I spent a few years working in Paris, where the Seine River has played a pivotal role in the shaping of the city’s personality. As I stayed longer and got to know the city and its people better, one of the things that became clear to me was that the Seine River physically separated two distinct cultures of the city.
Image courtesy of www.aparisguide.com
The left bank, including the Latin Quarter, Montparnasse, and Sorbonne, is all about creativity, design and ideation. The right bank is more sophisticated and upright (or uptight), and it’s the side that gets the job done. This is where you’ll find the Champs Elysees, the Royal Palace, and most of the larger banks and businesses. The two sides cannot exist without each other, but they are culturally and physically divided by the Seine.
It struck me recently that this picture of the Seine dividing Creative from Execution can provide a helpful metaphor for the relationship of Design to Production in a different setting — product manufacturing companies all over the world. In fact, any company that innovates probably has a river that runs between its design and production functions.
We’ve written a lot about “color workflows” and “color management” on our blog. Today we’re connecting the dots to show you how “color workflow management” can mean big savings in a busy pressroom.
Without color workflow management, you can end up producing something you think is right, but is completely wrong in the end.
Especially in the printing industry, checking color quality at multiple steps along the way is the key to ensuring you’re on the right track. Color workflow management closes the gap between users, specifications, and color to ensure good quality.
What happens when you have more than 2,000 brand colors to manage across a complex global packaging supply chain? Things get complicated!
Although it may seem easier to create a new color than to dig through databases or binders of color drawdowns to find the closest match, the problem comes later when you’re faced with a huge, unmanageable library.
One of our clients, a well-known fast-moving consumer packaged goods (FMCG) company, understands how easily things can get out of control. They were not only battling time and cost inefficiencies by using a proprietary color library, they lacked standardization for creating, communicating and managing brand colors.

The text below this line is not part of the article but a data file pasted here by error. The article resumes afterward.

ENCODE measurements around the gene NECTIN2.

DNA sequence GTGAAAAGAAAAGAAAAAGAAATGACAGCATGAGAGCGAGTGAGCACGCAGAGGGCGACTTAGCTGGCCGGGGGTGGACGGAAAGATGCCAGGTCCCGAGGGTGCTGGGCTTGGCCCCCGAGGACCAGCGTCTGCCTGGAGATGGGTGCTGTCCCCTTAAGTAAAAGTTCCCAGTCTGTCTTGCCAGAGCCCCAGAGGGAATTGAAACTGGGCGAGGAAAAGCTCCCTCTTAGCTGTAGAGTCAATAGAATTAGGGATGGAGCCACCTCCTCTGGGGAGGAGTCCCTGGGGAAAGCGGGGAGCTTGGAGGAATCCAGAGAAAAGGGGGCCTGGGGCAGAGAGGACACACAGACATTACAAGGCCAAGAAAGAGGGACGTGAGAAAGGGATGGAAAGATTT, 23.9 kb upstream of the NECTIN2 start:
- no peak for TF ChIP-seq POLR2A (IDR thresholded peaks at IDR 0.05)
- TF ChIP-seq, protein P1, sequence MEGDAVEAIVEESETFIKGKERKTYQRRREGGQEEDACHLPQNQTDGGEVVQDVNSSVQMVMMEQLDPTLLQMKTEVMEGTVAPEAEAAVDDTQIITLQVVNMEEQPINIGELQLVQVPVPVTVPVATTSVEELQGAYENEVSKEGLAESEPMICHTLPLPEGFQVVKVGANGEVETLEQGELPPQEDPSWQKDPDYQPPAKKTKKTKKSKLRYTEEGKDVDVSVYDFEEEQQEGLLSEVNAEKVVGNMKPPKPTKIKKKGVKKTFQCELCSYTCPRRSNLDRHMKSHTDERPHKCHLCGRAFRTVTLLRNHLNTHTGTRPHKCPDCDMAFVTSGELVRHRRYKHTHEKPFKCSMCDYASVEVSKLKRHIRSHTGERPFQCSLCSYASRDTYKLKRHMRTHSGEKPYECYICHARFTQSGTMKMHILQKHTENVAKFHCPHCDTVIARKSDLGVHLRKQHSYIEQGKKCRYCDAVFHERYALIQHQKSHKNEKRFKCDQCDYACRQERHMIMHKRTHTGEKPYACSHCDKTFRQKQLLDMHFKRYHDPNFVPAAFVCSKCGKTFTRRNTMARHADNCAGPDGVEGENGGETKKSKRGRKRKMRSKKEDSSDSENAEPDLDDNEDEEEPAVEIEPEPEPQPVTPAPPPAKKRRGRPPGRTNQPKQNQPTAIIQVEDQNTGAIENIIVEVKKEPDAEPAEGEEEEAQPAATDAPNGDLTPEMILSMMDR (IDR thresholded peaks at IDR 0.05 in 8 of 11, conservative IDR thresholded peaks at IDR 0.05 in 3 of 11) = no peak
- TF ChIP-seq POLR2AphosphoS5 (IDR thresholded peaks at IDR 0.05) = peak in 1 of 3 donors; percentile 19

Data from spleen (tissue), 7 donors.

Production was expensive and quality was suffering. They knew things had to change, but they didn’t know where to start. That’s where we came in.
Today we’re sharing their incredible success story.
If you didn’t catch my Industry 4.0: What Commercial Printers Need to Know article, you’ll want to check it out now. Today’s blog is a continuation, touching on the most interesting color management tie-ins: PQX, iccMAX, mobile control and new materials. Here’s what on the horizon for color-managed workflows.
If you’re a commercial printer who wants to improve color quality and consistency and stay current on industry trends, you need to be aware of Industry 4.0.
Industry 4.0 can mean different things to different people, but it generally refers to the fourth industrial revolution, which incorporates trends in automation, data exchange, smart systems, and the Internet of Things.
Image courtesy of Christoph Roser at AllAboutLean.com.
Today I’ll explain what Industry 4.0 means for commercial printers.
The PANTONE Color of the Year announcement is always exciting. Not only does it set the stage for upcoming trends, it also provides brand owners and designers critical guidance for marketing and product development.
However, those who are charged with manufacturing products and packaging with trending colors (like 2017’s choice – 15-0343 Greenery) know it doesn’t “just happen.” It takes time and effort to incorporate new colors. Whether you work in paints, plastics, textiles, or printing, today’s blog shares formulation solutions that will help you be first to market for the next trend.
As the range of substrates, inks, and printing technologies has expanded, so has the challenge of maintaining color quality. A workflow based on digital standards is the easiest way to achieve accuracy and consistency across shifts and sites, regardless of production requirements. Adding a quality control solution like ColorCert® to your workflow can boost your bottom line even more.
ColorCert provides specific modules focused on each part of the workflow, helping flexo, gravure, and offset printers remove subjectivity, analyze data, and deliver increased productivity for the packaging industry.
Today we’re highlighting how ColorCert is helping UK-based Ultimate Packaging create a more efficient ink kitchen, improve premedia, produce fewer proofs, enhance customer relationships, and achieve an amazing 200% improvement in quality.
drupa 2016 was such a success! It’s not often we get to spend so much time talking one-on-one with our customers from around the world, and we enjoyed every minute!
We met so many wonderful people and learned so many things. Although it’s hard to pick, here are a few of our favorite experiences from drupa 2016.
The Color Management Group is a blend of certified consultants and resellers who provide products and services to many industries around the world, including graphic arts, photography, textile, and printing and packaging. CMG members have years of experience and a long list of industry certifications. They also have a reputation for providing fast and effective solutions to help businesses of any size implement color management, process control, and standardization.
The Color Management Group was with us at Color ’15, and we had the chance to sit down with Lida Jalali Marschke, the owner and founder. Here’s what she had to say about the Color Management Group, the industries they serve, and how to become a member.